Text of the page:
As for the writing it down thing - the biggest tips I've ever received were from regular customers who were amazed at my skill for remembering their names and what they wanted to drink before they even asked. "Hi Ben! I'm working on your large white chocolate mocha in a for-here cup with whipped cream!"

TIP CITY.

Just sayin'. Writing it down is good for amateurs, but a pro CAN remember it. If your waiter doesn't write something down and gets it wrong - or WORSE - comes back to clarify - it's their first week on the job and they're trying to look hip. If they write it down legibly - it's their first week on the job and they don't know how to look hip. Good waiters either write down some ridiculous scrawl that's unintelligible in any human language or remember it long enough to type it into the POS.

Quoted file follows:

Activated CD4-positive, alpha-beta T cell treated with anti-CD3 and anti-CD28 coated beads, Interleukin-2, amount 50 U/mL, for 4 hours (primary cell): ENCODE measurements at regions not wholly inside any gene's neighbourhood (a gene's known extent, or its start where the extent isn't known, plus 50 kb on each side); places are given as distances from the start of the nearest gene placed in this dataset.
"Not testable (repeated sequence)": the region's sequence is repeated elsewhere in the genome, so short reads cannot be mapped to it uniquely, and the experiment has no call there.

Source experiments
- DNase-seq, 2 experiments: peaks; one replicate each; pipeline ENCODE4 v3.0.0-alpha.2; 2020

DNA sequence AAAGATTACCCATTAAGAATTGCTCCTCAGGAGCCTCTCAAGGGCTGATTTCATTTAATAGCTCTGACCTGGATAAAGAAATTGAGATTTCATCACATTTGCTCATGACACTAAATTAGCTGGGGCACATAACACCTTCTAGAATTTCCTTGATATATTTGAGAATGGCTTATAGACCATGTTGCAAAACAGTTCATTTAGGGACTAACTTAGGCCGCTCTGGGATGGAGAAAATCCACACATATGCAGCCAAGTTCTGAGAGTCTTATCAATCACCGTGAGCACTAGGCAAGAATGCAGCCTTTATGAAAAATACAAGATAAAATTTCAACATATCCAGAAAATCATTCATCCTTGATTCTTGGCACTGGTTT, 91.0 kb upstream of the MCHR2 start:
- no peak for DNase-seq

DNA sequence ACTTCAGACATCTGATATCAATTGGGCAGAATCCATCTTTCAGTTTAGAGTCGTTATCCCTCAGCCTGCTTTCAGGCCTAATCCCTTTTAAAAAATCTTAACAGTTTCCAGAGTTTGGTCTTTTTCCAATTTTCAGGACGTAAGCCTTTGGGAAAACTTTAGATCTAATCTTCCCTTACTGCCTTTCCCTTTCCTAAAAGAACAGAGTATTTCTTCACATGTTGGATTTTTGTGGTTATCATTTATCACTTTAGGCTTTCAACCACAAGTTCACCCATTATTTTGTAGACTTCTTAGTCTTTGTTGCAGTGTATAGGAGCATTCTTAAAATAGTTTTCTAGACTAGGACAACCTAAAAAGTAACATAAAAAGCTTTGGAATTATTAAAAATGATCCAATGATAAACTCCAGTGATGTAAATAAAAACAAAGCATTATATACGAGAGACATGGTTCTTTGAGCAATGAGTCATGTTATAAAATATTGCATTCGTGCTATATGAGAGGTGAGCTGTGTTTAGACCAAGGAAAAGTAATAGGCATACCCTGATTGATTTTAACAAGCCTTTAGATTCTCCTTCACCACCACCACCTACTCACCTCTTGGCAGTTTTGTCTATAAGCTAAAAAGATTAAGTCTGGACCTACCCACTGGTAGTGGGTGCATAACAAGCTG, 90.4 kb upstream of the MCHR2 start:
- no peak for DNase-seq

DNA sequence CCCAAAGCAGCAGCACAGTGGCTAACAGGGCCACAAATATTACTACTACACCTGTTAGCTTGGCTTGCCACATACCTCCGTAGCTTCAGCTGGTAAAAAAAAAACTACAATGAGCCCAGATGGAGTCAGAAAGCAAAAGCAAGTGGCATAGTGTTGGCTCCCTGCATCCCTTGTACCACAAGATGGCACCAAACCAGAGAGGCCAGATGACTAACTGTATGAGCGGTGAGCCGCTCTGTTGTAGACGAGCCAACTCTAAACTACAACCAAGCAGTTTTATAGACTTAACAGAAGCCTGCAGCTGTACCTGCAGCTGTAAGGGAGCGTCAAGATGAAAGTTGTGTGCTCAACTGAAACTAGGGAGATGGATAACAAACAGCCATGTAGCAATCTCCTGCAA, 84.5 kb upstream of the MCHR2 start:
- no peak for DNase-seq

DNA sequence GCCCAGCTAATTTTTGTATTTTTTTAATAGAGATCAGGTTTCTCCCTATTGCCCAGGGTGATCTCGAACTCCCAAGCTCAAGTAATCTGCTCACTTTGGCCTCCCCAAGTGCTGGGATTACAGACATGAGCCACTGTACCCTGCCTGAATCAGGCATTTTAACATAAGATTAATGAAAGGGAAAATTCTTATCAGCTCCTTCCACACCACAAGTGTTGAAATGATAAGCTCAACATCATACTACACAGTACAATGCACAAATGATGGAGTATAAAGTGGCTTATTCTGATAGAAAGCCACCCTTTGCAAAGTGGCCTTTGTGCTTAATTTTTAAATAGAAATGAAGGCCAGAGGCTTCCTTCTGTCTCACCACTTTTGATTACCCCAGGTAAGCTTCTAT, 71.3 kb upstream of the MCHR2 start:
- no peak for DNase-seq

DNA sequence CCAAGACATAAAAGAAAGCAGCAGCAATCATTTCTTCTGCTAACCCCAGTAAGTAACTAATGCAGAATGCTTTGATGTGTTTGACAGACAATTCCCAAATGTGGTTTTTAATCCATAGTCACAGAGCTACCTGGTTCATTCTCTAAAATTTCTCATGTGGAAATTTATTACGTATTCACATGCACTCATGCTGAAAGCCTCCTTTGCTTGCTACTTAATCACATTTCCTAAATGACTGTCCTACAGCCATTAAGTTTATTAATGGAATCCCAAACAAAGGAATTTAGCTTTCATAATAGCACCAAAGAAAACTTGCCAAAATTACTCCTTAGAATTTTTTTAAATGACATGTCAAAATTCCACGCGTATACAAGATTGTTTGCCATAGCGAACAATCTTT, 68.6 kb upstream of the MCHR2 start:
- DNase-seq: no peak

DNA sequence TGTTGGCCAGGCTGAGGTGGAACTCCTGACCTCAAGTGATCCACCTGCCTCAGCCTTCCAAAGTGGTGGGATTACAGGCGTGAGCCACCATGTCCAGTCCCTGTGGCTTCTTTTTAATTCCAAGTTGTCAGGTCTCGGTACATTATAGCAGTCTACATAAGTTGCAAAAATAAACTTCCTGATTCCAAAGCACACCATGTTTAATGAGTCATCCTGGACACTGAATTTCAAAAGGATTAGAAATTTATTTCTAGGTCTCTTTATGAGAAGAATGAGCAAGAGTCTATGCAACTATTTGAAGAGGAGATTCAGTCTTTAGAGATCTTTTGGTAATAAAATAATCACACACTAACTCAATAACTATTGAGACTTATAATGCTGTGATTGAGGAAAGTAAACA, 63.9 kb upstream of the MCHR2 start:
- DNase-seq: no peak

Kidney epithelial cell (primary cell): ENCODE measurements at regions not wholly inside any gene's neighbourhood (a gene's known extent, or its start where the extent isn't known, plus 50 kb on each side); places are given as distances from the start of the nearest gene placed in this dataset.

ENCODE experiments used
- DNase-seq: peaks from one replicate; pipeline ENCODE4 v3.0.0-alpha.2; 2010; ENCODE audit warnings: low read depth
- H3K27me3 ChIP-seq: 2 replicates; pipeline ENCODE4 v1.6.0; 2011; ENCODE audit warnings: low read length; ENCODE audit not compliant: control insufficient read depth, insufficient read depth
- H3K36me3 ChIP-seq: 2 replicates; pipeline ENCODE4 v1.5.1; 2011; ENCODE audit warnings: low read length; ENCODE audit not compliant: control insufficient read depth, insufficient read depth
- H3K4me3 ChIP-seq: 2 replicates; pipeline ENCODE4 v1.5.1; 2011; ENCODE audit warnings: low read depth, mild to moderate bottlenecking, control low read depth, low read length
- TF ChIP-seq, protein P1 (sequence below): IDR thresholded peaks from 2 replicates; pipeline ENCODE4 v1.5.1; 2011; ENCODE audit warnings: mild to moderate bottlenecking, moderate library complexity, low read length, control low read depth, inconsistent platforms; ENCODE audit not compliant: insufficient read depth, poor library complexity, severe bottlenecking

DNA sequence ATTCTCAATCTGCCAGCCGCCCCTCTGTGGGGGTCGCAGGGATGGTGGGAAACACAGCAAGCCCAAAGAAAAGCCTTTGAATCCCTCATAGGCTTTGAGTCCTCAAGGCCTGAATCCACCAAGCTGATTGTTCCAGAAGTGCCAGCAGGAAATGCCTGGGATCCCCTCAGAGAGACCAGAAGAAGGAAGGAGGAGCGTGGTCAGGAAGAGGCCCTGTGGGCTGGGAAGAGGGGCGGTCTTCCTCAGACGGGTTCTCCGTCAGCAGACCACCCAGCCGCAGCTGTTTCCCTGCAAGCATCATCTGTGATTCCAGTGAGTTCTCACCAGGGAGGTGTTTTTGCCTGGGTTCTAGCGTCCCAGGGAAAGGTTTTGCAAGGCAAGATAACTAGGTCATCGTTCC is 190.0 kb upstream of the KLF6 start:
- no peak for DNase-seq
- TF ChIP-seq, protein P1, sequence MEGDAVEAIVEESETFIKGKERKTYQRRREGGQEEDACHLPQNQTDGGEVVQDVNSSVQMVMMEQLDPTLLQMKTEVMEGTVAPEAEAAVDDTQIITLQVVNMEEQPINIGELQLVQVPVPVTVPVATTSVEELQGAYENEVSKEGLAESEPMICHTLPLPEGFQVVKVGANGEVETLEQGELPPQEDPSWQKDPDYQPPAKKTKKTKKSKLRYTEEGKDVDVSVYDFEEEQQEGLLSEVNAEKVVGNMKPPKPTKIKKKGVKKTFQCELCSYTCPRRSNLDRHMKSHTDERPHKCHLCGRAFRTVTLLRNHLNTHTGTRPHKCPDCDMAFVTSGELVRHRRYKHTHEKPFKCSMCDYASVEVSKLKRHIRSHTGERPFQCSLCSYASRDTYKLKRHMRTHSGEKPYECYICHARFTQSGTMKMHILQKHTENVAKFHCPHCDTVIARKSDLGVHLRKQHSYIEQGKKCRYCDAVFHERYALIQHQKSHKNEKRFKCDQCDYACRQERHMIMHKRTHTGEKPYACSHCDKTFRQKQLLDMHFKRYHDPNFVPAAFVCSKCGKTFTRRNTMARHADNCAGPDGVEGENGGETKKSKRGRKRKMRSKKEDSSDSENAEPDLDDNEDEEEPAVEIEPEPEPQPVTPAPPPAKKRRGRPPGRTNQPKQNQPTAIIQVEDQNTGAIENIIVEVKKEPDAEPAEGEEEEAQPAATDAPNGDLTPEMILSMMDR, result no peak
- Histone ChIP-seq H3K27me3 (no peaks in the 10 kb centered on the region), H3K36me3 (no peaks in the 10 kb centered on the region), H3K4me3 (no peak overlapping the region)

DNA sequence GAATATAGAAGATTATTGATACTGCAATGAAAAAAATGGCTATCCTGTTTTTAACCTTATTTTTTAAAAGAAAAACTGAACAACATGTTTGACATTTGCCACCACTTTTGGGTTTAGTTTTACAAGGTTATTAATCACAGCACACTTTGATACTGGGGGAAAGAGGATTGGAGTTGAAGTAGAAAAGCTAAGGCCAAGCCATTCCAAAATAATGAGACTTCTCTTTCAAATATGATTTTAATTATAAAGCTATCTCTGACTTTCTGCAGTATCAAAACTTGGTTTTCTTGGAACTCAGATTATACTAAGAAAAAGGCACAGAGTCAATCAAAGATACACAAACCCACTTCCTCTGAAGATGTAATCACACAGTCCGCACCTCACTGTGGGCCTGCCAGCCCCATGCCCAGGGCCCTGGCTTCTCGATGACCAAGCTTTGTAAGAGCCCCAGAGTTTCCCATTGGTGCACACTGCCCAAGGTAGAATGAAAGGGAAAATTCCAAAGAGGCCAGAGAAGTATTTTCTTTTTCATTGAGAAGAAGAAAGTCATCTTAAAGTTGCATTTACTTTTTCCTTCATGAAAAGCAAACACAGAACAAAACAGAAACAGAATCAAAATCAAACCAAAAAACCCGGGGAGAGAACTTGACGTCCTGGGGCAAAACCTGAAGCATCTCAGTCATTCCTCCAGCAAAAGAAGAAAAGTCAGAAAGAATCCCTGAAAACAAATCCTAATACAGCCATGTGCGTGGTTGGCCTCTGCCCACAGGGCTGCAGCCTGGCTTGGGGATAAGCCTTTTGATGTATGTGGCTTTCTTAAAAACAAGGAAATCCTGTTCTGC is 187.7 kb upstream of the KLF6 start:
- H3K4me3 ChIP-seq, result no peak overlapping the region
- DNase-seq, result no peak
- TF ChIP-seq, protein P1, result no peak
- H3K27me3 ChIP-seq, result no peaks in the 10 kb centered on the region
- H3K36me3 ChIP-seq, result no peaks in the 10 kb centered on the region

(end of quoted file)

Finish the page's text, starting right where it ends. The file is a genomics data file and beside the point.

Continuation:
I can't remember Algebra, but I can still remember how to make every drink I served as a barista and the names and orders of many of my regular customers. G-d help me. (That example is an actual customer with his actual order.)
posted by grapefruitmoon at 10:02 AM on November 5, 2009 [1 favorite]


Customer A: "Aaaah! The waiter's refilling my water glass too quickly! This is pure agony."

Customer B: "I only came to this restaurant because I am literally on the verge of clinical dehydration. Having killed my water glass and all of my neighbors' as well, I sure could use five refills of free water."

Waiters and waitresses, my friends, you will never win.
posted by Skot at 10:03 AM on November 5, 2009 [10 favorites]


children don't belong in fine dining restaurants. Ever.

Them's fighting words.
posted by grapefruitmoon at 10:03 AM on November 5, 2009 [4 favorites]